Sweat cools people off by taking advantage of the fact that water absorbs heat when it evaporates, according to Georgia State University. Per the university, water has a very high heat of vaporization, meaning that water requires a relatively large amount of heat to change into its gaseous state. This imparts a cooling effect on the person who is sweating.
According to New Mexico University, sweat contains electrolytes dissolved into water. Demonstrating the body’s reliance on sweat to cool it, the University of New Mexico states that the average human has about 2.6 million individual sweat glands. During periods of intense exercise, the average human can lose up to two litters of water per hour. However, according to Medline Plus, some people have a condition called hyperhidrosis, which is characterized by excessive and unpredictable sweating. Fortunately, the condition is only estimated to afflict less than 3 percent of the population.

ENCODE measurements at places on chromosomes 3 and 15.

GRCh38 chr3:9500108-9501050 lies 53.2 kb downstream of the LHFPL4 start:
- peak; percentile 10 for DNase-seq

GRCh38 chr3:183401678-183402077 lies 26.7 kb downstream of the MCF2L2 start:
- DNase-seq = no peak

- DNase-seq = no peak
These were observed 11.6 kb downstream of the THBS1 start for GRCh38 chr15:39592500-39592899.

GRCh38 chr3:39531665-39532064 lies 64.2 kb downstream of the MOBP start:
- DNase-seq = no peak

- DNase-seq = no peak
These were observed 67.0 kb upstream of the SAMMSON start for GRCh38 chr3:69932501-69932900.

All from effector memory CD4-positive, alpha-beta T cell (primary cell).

Because sweat must evaporate in order to cool a person, sweating is not as beneficial a mechanism when the relative humidity is high. However, under normal circumstances, the Georgia State University states that sweating and the evaporative cooling that it produces, represents a very important mechanism for cooling the human body.